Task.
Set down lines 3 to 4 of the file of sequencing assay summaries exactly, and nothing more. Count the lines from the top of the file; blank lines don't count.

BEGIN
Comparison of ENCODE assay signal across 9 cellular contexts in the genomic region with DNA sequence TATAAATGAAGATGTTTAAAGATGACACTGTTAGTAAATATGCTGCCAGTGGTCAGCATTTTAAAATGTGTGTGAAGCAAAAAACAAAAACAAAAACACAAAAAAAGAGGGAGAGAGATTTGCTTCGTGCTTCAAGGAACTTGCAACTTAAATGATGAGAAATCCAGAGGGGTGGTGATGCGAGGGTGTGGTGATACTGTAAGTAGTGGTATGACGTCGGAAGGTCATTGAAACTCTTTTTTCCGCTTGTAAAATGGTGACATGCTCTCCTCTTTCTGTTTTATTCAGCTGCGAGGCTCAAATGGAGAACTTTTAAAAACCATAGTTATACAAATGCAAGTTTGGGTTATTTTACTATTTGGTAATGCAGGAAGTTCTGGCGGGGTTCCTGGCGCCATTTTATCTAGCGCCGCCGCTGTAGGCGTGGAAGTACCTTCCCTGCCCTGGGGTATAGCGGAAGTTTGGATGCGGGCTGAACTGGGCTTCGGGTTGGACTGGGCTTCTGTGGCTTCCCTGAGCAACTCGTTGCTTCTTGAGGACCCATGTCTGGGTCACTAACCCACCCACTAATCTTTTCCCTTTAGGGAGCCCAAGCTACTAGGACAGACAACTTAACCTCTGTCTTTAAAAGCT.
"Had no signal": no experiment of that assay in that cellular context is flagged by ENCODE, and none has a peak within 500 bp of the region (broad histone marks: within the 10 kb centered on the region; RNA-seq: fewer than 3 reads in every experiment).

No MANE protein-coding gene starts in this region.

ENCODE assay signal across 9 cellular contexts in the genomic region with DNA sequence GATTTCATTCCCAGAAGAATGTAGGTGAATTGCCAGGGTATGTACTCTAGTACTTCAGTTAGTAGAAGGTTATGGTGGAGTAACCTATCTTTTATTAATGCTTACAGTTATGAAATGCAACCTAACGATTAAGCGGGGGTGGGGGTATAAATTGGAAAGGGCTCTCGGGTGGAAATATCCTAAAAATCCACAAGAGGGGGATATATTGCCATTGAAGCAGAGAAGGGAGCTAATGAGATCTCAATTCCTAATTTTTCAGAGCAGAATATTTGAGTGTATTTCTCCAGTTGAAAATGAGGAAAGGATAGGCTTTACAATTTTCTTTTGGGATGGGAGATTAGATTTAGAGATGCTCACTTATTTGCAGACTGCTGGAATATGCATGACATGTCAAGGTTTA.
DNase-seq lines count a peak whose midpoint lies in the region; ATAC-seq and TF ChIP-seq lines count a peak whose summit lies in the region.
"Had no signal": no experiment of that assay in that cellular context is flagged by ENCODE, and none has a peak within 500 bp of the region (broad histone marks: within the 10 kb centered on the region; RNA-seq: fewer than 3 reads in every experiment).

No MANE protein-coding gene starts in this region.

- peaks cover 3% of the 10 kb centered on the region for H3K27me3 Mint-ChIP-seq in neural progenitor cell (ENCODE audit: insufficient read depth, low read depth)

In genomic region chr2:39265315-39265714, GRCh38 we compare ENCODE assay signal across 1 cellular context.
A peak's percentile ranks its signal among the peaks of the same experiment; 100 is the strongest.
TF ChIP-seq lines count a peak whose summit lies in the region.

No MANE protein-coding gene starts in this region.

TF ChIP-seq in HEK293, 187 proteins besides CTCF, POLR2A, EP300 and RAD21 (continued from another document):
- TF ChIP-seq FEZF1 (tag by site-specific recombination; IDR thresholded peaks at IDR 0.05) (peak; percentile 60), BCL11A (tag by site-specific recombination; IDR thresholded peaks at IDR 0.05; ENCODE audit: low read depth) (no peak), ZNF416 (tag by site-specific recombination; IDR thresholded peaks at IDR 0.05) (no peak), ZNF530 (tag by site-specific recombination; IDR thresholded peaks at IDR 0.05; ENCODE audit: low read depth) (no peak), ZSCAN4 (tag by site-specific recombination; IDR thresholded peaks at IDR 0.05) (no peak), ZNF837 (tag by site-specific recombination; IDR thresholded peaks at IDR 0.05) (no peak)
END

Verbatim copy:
No MANE protein-coding gene starts in this region.

ENCODE assay signal across 9 cellular contexts in the genomic region with DNA sequence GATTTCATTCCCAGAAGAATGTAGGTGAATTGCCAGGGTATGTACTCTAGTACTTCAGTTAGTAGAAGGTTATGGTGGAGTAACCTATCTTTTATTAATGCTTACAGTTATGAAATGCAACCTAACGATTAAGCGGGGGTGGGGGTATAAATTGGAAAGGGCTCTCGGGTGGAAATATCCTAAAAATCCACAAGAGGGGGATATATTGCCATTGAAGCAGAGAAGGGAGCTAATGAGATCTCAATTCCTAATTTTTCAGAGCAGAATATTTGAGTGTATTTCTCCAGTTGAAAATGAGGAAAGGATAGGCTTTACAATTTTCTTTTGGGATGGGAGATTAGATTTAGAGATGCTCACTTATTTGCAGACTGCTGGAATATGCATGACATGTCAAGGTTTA.